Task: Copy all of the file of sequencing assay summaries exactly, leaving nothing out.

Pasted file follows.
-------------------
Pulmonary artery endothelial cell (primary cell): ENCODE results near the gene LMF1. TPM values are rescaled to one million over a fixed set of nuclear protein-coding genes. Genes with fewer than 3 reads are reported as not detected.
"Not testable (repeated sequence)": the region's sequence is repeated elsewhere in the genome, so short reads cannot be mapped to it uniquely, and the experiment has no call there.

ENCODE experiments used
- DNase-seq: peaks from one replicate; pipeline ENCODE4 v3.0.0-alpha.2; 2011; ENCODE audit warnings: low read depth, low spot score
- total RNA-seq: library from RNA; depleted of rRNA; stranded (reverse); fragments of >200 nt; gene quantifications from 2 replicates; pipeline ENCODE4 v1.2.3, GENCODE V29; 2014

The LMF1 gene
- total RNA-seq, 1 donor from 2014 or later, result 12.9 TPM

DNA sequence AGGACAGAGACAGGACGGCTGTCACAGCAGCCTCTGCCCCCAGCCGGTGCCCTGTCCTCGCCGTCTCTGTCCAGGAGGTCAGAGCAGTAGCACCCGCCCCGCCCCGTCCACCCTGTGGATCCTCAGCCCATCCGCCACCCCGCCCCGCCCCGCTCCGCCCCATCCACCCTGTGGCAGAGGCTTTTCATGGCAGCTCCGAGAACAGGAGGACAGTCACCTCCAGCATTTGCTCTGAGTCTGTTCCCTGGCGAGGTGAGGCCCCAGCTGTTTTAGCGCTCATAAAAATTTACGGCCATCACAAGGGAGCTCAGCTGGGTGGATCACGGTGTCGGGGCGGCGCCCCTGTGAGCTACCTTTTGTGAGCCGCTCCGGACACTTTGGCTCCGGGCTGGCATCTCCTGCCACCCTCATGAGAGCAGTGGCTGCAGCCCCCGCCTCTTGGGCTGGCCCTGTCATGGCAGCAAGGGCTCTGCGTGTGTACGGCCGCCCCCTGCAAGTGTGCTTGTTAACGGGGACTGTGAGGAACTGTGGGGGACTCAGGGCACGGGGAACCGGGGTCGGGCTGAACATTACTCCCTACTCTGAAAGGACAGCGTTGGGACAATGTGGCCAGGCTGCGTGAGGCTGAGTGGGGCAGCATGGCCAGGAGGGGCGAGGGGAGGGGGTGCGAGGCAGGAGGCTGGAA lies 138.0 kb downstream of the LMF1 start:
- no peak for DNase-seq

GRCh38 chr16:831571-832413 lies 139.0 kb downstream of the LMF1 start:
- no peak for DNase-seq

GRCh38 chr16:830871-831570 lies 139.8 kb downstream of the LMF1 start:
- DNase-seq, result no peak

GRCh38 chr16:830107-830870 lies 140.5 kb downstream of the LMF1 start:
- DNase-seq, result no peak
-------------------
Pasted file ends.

Pulmonary artery endothelial cell (primary cell): ENCODE results near the gene LMF1. TPM values are rescaled to one million over a fixed set of nuclear protein-coding genes. Genes with fewer than 3 reads are reported as not detected.
"Not testable (repeated sequence)": the region's sequence is repeated elsewhere in the genome, so short reads cannot be mapped to it uniquely, and the experiment has no call there.

ENCODE experiments used
- DNase-seq: peaks from one replicate; pipeline ENCODE4 v3.0.0-alpha.2; 2011; ENCODE audit warnings: low read depth, low spot score
- total RNA-seq: library from RNA; depleted of rRNA; stranded (reverse); fragments of >200 nt; gene quantifications from 2 replicates; pipeline ENCODE4 v1.2.3, GENCODE V29; 2014

The LMF1 gene
- total RNA-seq, 1 donor from 2014 or later, result 12.9 TPM

DNA sequence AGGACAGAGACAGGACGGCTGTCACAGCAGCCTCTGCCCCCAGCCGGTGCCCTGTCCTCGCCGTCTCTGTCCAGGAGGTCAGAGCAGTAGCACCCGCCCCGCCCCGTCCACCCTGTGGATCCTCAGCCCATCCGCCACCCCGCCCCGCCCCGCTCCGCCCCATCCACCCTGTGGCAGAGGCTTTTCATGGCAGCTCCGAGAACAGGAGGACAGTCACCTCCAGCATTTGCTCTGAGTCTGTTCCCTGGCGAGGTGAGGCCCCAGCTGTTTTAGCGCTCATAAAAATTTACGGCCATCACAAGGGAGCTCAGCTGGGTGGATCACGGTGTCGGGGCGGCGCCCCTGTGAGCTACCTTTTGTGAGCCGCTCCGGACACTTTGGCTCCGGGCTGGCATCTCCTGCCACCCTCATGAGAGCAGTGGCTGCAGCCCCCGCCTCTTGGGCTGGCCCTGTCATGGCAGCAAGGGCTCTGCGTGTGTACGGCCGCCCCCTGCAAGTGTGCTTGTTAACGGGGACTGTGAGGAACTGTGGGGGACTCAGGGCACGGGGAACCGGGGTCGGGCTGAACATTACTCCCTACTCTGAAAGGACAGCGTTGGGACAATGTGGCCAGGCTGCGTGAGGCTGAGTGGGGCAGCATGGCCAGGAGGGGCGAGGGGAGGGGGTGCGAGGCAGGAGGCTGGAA lies 138.0 kb downstream of the LMF1 start:
- no peak for DNase-seq

GRCh38 chr16:831571-832413 lies 139.0 kb downstream of the LMF1 start:
- no peak for DNase-seq

GRCh38 chr16:830871-831570 lies 139.8 kb downstream of the LMF1 start:
- DNase-seq, result no peak

GRCh38 chr16:830107-830870 lies 140.5 kb downstream of the LMF1 start:
- DNase-seq, result no peak